The tale has inspired lots of Dartmoor Culture, with songs by Seth Lakeman (whose dad Geoff used to interview me about badgers for the Daily Mirror many years ago), and Wishbone Ash. John Galsworthy, who lived nearby at Manaton wrote a short story based on the tale, called The Apple Tree. Lois Deacon (of whom more below) wrote a whole novel entitled An Angel From Your Door.

How much of the Kitty Jay legend is true is debatable. Why did a pregnant woman in c.1820 feel the need to kill herself? Parish records for both Widecombe and Manaton suggest that it was not uncommon for young Dartmoor girls to be pregnant as they walked down the aisle for a later marriage? The legend suggests she killed herself in shame…

Was she, as the legend implies, suicidal because of a broken love affair?

We’ll never know, but if she was the victim of social exclusion, it’s rather amusing that she’s remembered to this day and those who judged her are quite forgotten.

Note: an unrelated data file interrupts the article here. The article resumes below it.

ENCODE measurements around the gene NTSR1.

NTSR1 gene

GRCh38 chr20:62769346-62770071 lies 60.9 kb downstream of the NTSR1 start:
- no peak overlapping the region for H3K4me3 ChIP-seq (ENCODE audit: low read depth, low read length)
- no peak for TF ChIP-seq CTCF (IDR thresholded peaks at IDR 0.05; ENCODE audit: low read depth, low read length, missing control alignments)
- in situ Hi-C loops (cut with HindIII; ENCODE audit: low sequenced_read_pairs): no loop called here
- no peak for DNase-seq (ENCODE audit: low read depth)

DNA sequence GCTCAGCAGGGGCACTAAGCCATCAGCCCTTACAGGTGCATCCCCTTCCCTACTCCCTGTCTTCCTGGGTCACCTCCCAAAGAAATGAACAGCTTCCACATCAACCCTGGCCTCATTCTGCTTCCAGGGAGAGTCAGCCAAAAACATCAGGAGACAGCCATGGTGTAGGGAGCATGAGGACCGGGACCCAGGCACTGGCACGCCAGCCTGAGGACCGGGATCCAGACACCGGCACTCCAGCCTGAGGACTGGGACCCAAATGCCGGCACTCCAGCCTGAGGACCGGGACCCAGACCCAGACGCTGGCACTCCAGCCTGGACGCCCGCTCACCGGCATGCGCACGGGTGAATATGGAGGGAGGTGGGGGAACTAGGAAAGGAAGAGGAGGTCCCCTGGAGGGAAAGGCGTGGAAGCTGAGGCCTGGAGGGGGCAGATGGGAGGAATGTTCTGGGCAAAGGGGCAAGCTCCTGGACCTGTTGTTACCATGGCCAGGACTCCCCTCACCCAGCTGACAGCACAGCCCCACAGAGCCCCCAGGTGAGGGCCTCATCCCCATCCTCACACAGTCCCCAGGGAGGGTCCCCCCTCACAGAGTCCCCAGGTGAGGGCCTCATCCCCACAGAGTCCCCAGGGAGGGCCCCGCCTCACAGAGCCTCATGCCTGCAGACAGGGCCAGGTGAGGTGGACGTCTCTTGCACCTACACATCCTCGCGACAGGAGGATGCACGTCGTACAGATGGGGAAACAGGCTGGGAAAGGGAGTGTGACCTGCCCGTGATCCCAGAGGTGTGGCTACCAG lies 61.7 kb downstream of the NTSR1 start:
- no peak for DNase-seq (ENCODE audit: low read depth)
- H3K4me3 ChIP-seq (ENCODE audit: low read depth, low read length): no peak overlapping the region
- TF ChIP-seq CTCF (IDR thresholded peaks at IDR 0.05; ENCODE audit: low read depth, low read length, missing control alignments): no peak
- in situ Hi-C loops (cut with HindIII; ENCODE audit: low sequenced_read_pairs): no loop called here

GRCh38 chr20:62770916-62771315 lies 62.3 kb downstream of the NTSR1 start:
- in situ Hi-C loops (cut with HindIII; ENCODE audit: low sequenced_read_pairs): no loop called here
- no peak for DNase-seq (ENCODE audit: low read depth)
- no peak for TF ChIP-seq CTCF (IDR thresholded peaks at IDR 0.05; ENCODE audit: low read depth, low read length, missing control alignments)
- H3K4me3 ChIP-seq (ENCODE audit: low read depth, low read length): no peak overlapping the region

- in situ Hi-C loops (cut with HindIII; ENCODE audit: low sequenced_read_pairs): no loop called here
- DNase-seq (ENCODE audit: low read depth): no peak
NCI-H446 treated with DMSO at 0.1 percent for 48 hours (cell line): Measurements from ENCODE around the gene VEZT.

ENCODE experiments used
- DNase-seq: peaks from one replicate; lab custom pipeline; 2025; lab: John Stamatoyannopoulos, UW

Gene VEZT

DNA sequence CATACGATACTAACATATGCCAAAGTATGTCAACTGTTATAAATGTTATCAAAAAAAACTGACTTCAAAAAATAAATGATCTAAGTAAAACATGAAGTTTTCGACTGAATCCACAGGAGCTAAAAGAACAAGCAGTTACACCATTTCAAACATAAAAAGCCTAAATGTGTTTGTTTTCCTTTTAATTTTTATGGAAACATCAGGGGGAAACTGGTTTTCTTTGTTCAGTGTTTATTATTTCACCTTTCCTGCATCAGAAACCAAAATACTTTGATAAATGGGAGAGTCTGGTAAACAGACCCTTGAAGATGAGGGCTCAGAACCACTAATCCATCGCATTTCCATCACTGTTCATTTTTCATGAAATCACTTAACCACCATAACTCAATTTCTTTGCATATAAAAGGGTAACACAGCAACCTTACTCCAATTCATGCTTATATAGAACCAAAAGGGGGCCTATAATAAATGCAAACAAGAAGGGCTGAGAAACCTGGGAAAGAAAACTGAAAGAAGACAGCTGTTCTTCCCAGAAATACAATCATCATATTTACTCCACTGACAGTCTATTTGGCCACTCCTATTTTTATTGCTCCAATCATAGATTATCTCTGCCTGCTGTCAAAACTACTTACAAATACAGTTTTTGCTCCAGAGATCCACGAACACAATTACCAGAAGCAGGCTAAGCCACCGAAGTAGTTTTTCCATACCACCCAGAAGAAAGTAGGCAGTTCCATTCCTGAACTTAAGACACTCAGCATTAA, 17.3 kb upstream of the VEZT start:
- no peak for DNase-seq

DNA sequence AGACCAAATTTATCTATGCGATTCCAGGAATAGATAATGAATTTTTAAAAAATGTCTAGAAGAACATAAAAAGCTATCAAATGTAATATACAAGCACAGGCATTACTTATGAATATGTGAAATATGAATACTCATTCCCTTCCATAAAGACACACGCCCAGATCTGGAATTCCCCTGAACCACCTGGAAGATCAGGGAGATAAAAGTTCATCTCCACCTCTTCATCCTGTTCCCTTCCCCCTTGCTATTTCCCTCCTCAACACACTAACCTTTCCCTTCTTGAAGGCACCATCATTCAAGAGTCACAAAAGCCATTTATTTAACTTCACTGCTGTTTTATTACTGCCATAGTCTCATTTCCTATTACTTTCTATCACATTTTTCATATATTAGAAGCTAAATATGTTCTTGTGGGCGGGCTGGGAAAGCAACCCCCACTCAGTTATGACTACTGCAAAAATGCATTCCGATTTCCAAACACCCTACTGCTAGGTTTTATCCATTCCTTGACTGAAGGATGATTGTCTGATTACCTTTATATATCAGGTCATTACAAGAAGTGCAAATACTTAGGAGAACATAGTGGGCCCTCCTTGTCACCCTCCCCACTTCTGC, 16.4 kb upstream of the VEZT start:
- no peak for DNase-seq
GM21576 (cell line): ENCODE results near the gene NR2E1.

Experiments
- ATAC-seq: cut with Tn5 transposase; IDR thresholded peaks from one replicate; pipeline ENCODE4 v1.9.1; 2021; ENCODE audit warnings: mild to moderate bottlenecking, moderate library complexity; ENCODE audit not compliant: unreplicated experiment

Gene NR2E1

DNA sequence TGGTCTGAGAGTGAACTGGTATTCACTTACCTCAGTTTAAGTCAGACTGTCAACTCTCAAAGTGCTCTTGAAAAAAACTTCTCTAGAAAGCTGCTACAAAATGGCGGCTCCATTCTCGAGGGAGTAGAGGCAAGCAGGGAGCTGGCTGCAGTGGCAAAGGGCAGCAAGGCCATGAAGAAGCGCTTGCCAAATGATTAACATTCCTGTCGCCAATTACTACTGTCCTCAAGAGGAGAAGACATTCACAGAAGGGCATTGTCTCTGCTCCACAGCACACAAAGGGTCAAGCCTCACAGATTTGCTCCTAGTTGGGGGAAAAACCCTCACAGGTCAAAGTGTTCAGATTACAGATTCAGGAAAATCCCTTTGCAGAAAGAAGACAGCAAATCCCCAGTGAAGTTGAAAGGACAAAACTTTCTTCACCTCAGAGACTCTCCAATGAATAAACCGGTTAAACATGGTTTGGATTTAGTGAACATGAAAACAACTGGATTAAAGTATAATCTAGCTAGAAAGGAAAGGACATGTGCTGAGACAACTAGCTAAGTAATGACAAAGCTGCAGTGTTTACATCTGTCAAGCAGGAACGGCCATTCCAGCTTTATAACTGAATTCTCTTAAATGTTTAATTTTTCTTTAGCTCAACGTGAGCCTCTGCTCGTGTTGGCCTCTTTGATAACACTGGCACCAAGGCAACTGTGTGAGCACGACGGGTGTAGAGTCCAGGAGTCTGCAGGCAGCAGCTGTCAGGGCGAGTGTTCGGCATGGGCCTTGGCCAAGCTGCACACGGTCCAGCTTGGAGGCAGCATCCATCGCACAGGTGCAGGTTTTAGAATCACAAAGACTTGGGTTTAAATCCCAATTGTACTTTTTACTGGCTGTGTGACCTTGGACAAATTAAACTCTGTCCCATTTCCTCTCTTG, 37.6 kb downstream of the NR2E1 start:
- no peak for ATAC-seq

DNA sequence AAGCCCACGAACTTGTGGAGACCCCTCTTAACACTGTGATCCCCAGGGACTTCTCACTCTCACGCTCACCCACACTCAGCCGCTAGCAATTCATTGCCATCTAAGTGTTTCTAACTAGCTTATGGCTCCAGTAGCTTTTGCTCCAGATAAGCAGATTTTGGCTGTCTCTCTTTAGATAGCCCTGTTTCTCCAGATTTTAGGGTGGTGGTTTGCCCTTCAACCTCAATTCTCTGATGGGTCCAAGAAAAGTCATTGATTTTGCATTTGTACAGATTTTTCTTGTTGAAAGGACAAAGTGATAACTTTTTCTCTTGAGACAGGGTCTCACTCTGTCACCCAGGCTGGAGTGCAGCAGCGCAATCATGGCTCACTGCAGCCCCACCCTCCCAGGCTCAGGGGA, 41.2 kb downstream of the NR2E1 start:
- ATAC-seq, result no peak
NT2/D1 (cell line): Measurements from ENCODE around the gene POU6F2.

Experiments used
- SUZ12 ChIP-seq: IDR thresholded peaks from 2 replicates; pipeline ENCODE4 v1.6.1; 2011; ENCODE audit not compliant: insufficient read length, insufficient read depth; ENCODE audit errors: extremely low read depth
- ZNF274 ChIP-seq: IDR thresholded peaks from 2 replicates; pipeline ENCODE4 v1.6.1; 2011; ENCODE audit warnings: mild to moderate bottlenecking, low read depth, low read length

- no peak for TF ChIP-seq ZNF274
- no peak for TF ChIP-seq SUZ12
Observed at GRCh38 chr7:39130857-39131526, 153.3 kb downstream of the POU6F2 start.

But many years ago I did all I could to investigate the tale. I spent an afternoon with Lois Deacon at her Chagford home. She was a formidable but charming Quaker lady who’d become notorious for writing a book about the early love life of Thomas Hardy, Providence and Mr Hardy.  She was also long before the secretary of the great Liberal politician Isaac Foot, father of all those famous sons, Michael, John – another friend of mine – and Dingle, who all made a mark on politics.

She admitted to me that she often put flowers on Kitty’s grave. But then she showed me a humdinger of a piece of evidence – she produced a photocopy of an apprentice record from the Newton Abbot poorhouse. It showed that a Catherine Mary Jay was apprenticed as a maid to Barracott Farm at Manaton – not that far from Canna Barn where the fatal deed was done. I believe the date was around 1820, though I can’t remember for sure.